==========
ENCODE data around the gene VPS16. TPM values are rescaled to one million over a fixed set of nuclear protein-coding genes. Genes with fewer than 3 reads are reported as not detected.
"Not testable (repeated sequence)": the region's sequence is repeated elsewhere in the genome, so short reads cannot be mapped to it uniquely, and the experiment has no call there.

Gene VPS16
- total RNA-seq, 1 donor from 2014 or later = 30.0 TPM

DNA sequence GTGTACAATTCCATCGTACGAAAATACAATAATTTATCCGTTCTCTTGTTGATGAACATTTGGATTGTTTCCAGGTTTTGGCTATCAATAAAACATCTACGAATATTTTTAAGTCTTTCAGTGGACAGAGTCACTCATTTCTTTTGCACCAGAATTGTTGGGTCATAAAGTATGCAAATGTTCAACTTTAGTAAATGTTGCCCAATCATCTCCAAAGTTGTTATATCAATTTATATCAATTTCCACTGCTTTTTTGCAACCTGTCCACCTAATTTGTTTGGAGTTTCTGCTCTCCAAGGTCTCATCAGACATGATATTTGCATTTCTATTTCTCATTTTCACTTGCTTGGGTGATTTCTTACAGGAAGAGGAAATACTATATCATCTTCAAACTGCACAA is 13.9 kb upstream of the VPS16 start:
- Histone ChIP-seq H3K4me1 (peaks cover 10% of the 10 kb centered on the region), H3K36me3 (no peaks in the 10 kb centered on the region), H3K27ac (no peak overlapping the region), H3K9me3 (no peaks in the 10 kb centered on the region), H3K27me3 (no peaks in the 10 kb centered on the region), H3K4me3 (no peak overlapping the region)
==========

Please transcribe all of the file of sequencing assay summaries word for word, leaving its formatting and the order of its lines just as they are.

ENCODE data around the gene VPS16. TPM values are rescaled to one million over a fixed set of nuclear protein-coding genes. Genes with fewer than 3 reads are reported as not detected.
"Not testable (repeated sequence)": the region's sequence is repeated elsewhere in the genome, so short reads cannot be mapped to it uniquely, and the experiment has no call there.

Gene VPS16
- total RNA-seq, 1 donor from 2014 or later = 30.0 TPM

DNA sequence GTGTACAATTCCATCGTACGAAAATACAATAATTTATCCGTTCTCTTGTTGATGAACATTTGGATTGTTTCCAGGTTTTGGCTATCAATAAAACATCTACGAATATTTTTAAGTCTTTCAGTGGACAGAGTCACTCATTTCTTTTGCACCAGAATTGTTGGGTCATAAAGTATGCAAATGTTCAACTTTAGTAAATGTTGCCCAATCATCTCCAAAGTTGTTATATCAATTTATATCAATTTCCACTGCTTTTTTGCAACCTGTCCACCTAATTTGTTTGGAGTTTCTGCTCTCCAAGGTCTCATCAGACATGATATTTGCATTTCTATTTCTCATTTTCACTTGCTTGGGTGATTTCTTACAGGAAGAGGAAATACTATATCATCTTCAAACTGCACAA is 13.9 kb upstream of the VPS16 start:
- Histone ChIP-seq H3K4me1 (peaks cover 10% of the 10 kb centered on the region), H3K36me3 (no peaks in the 10 kb centered on the region), H3K27ac (no peak overlapping the region), H3K9me3 (no peaks in the 10 kb centered on the region), H3K27me3 (no peaks in the 10 kb centered on the region), H3K4me3 (no peak overlapping the region)